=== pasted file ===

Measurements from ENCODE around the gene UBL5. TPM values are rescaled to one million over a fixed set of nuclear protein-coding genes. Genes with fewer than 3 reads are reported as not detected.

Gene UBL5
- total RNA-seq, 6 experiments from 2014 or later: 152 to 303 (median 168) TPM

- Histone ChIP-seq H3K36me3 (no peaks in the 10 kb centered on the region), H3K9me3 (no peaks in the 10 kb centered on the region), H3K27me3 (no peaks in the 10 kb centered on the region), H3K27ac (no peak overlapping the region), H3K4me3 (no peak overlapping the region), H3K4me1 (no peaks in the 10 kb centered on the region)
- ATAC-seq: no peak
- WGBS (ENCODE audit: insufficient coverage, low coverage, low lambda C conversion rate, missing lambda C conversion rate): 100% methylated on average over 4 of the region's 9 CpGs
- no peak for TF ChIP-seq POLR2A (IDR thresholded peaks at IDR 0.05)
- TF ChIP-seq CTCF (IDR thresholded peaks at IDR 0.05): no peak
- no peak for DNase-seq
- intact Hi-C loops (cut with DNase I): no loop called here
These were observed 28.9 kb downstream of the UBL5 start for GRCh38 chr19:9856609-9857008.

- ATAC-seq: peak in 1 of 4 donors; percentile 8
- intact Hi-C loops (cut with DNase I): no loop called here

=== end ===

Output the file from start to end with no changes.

Measurements from ENCODE around the gene UBL5. TPM values are rescaled to one million over a fixed set of nuclear protein-coding genes. Genes with fewer than 3 reads are reported as not detected.

Gene UBL5
- total RNA-seq, 6 experiments from 2014 or later: 152 to 303 (median 168) TPM

- Histone ChIP-seq H3K36me3 (no peaks in the 10 kb centered on the region), H3K9me3 (no peaks in the 10 kb centered on the region), H3K27me3 (no peaks in the 10 kb centered on the region), H3K27ac (no peak overlapping the region), H3K4me3 (no peak overlapping the region), H3K4me1 (no peaks in the 10 kb centered on the region)
- ATAC-seq: no peak
- WGBS (ENCODE audit: insufficient coverage, low coverage, low lambda C conversion rate, missing lambda C conversion rate): 100% methylated on average over 4 of the region's 9 CpGs
- no peak for TF ChIP-seq POLR2A (IDR thresholded peaks at IDR 0.05)
- TF ChIP-seq CTCF (IDR thresholded peaks at IDR 0.05): no peak
- no peak for DNase-seq
- intact Hi-C loops (cut with DNase I): no loop called here
These were observed 28.9 kb downstream of the UBL5 start for GRCh38 chr19:9856609-9857008.

- ATAC-seq: peak in 1 of 4 donors; percentile 8
- intact Hi-C loops (cut with DNase I): no loop called here